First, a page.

Like most successful tech entrepreneurs, Zuckerberg is first and foremost a product person. He started Facebook at 20 while at college, with no prior business experience. Although he was a programming prodigy, his real strength was that he knew how to translate users’ needs and wants into code to create a compelling product. As Zuckerberg says, “Code wins arguments”. That strength together with the compelling “why” are the key drivers behind Facebook’s success.
Today, Facebook is not just a social media company; it is a powerful software platform on which other developers create games and other applications. The best known of these is a game called Farmville developed by a company called Zynga, which is now a publicly listed company with a market capitalisation of about $9 billion.
To support its platform Facebook invests heavily in R&D and software engineering, making it equal to any of the software giants in Silicon Valley.
5. Share information and take advice
Facebook tries to be as open as possible by sharing information so everyone can make the best decisions and achieve results. The sharing of ideas during hack-a-thons is a good example of this. More broadly, open source code and the free sharing and pooling of knowledge in the software development industry in general, provides a good example for Australian SMEs. Putting it out there creates momentum and spurs you on to pursue and possibly achieve your vision.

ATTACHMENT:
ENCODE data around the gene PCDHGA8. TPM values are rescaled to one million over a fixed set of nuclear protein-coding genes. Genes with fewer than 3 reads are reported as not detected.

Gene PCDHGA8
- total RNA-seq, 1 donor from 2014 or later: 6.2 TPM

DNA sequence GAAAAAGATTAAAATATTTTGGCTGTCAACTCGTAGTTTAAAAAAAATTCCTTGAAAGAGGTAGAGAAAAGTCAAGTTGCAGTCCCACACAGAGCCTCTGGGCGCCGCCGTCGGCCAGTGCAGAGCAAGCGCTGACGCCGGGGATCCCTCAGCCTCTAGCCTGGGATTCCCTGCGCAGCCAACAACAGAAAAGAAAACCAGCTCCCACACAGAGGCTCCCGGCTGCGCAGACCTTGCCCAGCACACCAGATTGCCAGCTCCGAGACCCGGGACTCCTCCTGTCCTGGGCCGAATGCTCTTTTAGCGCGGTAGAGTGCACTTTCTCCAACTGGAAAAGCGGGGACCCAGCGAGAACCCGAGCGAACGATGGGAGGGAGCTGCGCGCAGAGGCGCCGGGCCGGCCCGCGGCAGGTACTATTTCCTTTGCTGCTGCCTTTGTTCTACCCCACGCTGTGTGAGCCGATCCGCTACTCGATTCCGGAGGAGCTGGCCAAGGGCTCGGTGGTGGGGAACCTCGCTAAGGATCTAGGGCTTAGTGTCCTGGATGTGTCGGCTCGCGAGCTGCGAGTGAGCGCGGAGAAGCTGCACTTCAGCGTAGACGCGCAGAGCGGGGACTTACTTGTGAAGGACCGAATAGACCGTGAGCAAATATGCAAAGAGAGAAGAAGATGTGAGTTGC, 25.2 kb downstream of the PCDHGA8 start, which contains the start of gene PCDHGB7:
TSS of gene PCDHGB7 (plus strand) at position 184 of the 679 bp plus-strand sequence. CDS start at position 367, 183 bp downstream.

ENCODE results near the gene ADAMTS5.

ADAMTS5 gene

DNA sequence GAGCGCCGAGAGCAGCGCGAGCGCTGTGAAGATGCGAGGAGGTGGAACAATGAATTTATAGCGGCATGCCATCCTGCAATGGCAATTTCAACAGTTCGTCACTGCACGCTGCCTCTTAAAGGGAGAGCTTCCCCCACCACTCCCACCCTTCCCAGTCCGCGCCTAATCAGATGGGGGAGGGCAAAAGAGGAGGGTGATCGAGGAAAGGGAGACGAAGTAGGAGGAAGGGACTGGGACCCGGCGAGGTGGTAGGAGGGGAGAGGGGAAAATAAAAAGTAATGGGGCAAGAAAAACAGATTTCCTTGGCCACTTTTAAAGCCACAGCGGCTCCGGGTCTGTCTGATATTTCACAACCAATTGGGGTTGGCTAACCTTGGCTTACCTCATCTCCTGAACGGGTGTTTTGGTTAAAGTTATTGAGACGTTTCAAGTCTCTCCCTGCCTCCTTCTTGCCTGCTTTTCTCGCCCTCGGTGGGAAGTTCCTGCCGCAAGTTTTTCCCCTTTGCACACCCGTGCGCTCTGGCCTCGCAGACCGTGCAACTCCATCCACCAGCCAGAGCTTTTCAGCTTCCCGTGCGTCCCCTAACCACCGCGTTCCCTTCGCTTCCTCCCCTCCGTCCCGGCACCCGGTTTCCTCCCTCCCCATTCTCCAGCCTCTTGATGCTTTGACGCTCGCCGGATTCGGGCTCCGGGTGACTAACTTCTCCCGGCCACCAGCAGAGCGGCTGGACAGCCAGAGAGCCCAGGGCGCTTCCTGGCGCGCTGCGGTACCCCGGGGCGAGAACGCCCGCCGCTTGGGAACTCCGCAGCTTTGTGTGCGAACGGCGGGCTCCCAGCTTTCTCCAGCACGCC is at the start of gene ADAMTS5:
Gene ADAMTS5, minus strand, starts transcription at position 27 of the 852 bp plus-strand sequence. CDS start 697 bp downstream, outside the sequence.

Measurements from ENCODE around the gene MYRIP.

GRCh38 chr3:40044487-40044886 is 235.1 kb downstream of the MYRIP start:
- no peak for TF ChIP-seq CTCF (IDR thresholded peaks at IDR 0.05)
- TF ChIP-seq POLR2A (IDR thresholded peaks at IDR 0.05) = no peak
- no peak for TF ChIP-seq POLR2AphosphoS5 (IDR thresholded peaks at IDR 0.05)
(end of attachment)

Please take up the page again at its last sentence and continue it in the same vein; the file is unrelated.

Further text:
The start-up entrepreneur that has a clear and compelling vision, understands the value and growth drivers of their business, plays to their strengths, shares and takes risks and tests, refines and improves their product or service, is more likely to achieve their goals, just like Facebook has.
Marc Peskett is a director of MPR Group a Melbourne based business that provides business advisory, capital raising, grants services, as well as tax, outsourced accounting, finance lending and wealth management to fast growing small to medium enterprises. MPR Group is a member of the Proactive Accountants Network. You can follow Marc on Twitter @mpeskett